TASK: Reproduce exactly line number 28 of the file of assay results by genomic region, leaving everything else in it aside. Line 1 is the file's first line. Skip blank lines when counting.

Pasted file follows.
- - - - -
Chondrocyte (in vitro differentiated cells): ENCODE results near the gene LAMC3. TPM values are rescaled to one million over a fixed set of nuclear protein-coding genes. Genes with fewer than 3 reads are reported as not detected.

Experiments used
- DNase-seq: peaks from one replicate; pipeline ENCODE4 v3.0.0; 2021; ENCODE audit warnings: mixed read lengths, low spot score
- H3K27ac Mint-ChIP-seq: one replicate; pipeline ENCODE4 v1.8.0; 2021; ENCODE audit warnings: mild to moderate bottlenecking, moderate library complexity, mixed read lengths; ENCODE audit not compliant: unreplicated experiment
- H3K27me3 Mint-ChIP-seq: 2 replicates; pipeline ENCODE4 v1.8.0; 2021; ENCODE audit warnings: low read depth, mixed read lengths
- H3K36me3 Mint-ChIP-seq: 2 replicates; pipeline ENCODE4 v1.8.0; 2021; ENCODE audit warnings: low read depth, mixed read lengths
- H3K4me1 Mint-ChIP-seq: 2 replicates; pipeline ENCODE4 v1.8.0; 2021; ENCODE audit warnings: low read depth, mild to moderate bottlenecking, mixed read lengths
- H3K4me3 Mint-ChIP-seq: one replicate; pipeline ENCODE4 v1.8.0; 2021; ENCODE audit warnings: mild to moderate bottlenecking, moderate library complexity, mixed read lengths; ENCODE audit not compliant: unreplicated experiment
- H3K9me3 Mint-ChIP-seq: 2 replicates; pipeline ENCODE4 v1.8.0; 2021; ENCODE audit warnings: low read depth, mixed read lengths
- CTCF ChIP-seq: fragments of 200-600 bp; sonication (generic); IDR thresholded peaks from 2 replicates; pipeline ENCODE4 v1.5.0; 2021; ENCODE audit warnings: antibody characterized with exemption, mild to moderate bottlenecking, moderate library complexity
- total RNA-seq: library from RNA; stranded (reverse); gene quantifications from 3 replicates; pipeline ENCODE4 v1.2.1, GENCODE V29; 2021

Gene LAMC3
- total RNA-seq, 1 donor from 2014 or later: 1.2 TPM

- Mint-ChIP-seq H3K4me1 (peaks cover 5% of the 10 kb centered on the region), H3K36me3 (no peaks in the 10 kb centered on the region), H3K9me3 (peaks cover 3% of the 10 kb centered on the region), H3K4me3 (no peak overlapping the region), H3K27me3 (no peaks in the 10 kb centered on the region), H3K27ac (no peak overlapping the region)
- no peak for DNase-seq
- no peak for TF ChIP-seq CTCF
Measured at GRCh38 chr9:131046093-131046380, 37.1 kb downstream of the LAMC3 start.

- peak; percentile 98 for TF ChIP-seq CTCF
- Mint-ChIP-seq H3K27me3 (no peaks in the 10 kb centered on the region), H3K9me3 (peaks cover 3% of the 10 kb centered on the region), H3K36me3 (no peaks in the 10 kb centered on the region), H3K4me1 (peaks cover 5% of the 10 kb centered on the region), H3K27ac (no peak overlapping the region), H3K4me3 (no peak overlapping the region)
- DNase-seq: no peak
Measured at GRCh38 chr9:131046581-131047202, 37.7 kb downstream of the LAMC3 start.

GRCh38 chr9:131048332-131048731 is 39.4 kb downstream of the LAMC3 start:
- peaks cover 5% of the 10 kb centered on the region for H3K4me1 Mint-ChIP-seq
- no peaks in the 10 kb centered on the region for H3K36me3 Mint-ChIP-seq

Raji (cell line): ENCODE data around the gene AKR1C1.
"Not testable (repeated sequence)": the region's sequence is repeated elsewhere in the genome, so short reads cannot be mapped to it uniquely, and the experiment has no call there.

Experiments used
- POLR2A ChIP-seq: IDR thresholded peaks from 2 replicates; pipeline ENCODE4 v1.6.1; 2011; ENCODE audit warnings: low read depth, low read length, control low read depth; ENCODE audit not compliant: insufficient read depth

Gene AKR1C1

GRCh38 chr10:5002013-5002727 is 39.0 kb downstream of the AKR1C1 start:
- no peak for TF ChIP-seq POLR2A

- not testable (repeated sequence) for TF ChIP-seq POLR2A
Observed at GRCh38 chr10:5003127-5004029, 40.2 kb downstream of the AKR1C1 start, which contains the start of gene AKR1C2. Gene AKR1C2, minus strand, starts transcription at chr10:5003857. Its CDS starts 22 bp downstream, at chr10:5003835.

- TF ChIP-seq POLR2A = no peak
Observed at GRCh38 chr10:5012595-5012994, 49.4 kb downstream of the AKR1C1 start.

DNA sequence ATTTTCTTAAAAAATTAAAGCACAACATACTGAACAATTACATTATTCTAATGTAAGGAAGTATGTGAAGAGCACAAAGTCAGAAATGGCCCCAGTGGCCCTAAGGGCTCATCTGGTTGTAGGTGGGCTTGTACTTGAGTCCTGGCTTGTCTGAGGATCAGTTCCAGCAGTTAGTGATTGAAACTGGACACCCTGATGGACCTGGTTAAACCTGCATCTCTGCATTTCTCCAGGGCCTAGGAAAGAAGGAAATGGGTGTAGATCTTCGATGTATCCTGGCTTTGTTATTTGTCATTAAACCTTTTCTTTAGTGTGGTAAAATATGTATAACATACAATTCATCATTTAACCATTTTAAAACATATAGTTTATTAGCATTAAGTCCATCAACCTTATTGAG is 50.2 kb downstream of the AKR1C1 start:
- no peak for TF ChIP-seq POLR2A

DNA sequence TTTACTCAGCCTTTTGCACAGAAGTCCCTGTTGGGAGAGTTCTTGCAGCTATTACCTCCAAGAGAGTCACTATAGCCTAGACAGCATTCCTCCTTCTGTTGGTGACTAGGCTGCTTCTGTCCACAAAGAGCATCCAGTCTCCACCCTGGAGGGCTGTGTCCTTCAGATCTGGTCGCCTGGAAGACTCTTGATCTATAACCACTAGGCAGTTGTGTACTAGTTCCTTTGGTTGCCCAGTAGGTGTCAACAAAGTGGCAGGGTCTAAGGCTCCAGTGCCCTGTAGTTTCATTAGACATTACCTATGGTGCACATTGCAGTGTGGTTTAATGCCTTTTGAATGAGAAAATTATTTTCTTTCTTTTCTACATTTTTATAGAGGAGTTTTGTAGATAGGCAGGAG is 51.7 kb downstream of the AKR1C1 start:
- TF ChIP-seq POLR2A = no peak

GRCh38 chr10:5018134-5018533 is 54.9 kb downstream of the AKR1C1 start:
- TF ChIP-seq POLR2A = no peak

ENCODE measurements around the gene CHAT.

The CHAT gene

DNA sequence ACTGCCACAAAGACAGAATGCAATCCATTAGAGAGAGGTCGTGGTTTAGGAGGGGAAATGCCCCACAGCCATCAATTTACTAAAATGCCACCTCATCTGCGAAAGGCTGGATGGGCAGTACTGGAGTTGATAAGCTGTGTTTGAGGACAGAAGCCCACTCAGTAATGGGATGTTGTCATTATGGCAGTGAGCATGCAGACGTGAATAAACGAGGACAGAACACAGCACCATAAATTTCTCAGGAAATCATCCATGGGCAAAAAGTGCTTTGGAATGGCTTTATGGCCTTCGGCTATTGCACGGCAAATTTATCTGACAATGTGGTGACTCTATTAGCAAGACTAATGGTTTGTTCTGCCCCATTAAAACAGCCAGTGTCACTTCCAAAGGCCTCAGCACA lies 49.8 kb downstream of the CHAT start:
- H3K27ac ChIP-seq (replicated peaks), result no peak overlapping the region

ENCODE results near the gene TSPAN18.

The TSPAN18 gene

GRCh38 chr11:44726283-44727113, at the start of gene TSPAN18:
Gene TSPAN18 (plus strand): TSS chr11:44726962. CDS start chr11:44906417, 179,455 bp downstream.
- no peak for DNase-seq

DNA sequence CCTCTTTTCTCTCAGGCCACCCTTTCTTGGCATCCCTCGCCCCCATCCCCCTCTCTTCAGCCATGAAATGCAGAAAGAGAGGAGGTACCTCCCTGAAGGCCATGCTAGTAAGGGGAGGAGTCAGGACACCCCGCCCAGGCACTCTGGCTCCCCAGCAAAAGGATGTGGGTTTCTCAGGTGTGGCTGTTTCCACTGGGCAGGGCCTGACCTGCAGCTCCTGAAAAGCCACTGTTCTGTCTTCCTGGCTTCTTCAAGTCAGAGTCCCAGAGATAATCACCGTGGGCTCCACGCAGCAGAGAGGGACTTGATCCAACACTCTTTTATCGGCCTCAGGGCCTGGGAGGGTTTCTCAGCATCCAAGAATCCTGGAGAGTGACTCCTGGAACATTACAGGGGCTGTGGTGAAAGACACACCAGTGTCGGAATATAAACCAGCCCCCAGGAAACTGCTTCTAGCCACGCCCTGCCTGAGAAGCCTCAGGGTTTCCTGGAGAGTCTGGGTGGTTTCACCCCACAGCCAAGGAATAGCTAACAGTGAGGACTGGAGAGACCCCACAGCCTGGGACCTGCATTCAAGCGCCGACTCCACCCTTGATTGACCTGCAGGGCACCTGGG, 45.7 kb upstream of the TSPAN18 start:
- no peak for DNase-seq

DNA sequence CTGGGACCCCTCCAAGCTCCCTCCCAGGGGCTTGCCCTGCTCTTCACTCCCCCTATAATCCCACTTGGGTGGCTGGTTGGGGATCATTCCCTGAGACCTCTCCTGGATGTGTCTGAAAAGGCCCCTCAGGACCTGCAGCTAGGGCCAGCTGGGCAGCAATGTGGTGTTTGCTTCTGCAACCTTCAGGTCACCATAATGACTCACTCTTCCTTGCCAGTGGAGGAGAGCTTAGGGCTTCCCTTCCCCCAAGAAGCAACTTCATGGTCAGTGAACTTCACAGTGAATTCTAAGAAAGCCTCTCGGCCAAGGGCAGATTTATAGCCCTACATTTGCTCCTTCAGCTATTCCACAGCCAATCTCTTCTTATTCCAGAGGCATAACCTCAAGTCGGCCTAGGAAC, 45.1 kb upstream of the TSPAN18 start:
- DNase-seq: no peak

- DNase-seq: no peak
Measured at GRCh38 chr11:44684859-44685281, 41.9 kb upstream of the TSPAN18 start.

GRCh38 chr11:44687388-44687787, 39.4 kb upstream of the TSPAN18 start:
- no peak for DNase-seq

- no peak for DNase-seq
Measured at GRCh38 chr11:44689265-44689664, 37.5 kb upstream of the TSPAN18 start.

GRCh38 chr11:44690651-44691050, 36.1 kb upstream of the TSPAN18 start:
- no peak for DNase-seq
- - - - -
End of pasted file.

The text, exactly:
- POLR2A ChIP-seq: IDR thresholded peaks from 2 replicates; pipeline ENCODE4 v1.6.1; 2011; ENCODE audit warnings: low read depth, low read length, control low read depth; ENCODE audit not compliant: insufficient read depth